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MRSA at an English children’s hospital from 1998 to 2003
  1. A Adedeji,
  2. J W Gray
  1. Birmingham Children’s Hospital, UK
  1. Correspondence to:
    Dr A Adedeji
    Department of Microbiology, Birmingham Children’s Hospital, Steelhouse Lane, Birmingham B4 6NH, UK;


Aims: To investigate the epidemiological and clinical aspects of MRSA among inpatients and outpatients presenting to hospital.

Methods: Analysis of demographic, epidemiological, and clinical data collected on 385 children first identified as having MRSA between January 1998 and December 2003 in a 250 bed English children’s hospital.

Results: There were 267 inpatients and 118 outpatients. The number of new cases of MRSA declined from 72 in 1998 to 52 in 2003, whereas hospital activity increased. Ninety nine (37.1%) inpatients acquired MRSA outside the hospital; a further 90 occurred among 31 clusters of cases. One hundred and seventy eight (66.7%) inpatients were aged <2 years; cardiac services and paediatric & neonatal surgery accounted for 59.6% of cases. Dermatology and A&E accounted for 51.7% of outpatients; 73.8% of outpatients had recently previously attended the hospital. A total of 13.9% of inpatients with MRSA developed bacteraemia; MRSA accounted for 15% of Staphylococcus aureus bacteraemias. The risk of MRSA bacteraemia in colonised patients, and the proportion of S aureus bacteraemias that were MRSA, varied between specialties. Intravascular devices were the most common source of MRSA bacteraemia (63.4% of cases). The mortality rate was 7.3%.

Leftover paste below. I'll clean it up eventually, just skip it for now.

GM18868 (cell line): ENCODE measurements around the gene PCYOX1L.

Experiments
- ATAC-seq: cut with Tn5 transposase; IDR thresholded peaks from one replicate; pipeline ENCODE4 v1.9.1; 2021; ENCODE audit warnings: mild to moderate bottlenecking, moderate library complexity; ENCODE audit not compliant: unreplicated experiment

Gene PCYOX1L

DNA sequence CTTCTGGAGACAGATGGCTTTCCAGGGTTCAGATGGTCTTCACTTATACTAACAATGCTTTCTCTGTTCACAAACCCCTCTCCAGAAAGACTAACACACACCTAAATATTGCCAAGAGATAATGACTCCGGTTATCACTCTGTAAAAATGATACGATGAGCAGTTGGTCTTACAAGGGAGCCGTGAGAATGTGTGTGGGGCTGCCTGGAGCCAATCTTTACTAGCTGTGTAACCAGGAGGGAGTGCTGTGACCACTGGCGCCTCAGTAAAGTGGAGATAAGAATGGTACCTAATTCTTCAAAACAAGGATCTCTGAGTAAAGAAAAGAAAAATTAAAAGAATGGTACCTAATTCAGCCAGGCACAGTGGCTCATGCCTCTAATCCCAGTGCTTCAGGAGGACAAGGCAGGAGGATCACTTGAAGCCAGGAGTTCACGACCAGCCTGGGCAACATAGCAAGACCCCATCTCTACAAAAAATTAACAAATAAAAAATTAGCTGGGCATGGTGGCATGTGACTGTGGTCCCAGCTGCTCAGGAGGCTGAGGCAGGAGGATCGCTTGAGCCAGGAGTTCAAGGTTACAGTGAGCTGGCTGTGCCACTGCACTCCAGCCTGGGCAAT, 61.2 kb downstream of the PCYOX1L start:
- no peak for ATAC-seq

Conclusions: Enhanced surveillance of MRSA can identify at-risk patient groups, thus facilitating targeting of control measures. The absence of a link between numbers of cases of acquisition of MRSA and bacteraemia suggests that the rise in MRSA bacteraemia may not solely reflect an increase in MRSA prevalence in children in the UK. The need for larger epidemiological studies is emphasised.

  • MRSA, methicillin resistant Staphylococcus aureus
  • MSSA, methicillin sensitive Staphylococcus aureus
  • PICU, paediatric intensive care unit
  • MRSA bacteraemia
  • epidemiology
  • prevalence
  • control measures
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  • Competing interests: none

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